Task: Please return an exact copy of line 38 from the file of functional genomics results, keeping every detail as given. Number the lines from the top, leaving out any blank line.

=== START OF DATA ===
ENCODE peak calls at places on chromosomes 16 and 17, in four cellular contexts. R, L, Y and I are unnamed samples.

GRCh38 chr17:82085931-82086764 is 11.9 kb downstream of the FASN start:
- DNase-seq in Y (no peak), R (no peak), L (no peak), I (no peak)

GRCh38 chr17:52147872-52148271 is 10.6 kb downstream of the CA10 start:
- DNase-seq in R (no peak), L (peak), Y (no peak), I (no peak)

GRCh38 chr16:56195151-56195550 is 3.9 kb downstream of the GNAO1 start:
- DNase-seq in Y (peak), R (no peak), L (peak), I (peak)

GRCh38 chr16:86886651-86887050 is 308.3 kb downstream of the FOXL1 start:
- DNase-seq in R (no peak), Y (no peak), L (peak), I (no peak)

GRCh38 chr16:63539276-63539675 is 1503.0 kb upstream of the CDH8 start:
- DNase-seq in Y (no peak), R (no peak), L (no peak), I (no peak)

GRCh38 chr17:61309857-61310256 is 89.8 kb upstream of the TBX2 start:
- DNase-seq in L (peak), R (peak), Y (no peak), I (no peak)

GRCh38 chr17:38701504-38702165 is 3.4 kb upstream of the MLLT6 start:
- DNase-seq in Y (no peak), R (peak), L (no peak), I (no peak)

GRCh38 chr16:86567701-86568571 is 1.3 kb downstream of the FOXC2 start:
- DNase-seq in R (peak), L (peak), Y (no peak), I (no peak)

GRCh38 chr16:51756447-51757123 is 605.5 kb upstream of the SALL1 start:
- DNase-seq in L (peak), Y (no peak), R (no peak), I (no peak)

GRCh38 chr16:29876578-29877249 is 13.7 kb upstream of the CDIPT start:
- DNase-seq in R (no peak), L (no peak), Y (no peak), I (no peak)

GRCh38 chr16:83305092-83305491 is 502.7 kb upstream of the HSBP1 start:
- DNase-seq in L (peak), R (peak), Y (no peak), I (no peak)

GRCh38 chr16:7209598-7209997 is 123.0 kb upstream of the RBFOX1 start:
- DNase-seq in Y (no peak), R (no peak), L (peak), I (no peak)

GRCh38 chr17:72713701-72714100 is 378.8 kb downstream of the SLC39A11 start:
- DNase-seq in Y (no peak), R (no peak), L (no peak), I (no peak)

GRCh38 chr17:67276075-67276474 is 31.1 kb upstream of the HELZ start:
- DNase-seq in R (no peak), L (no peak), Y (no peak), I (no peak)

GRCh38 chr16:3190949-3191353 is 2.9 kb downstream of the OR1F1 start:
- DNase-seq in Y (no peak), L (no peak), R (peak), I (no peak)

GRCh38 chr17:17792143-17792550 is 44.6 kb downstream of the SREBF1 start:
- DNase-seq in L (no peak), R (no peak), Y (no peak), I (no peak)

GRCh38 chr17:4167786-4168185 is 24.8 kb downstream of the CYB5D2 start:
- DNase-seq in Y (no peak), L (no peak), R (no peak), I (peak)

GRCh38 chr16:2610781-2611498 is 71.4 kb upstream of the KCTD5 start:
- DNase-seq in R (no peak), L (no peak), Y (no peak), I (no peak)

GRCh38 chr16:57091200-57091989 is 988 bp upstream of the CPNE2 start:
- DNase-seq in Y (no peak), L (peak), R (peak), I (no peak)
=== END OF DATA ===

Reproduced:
GRCh38 chr16:57091200-57091989 is 988 bp upstream of the CPNE2 start: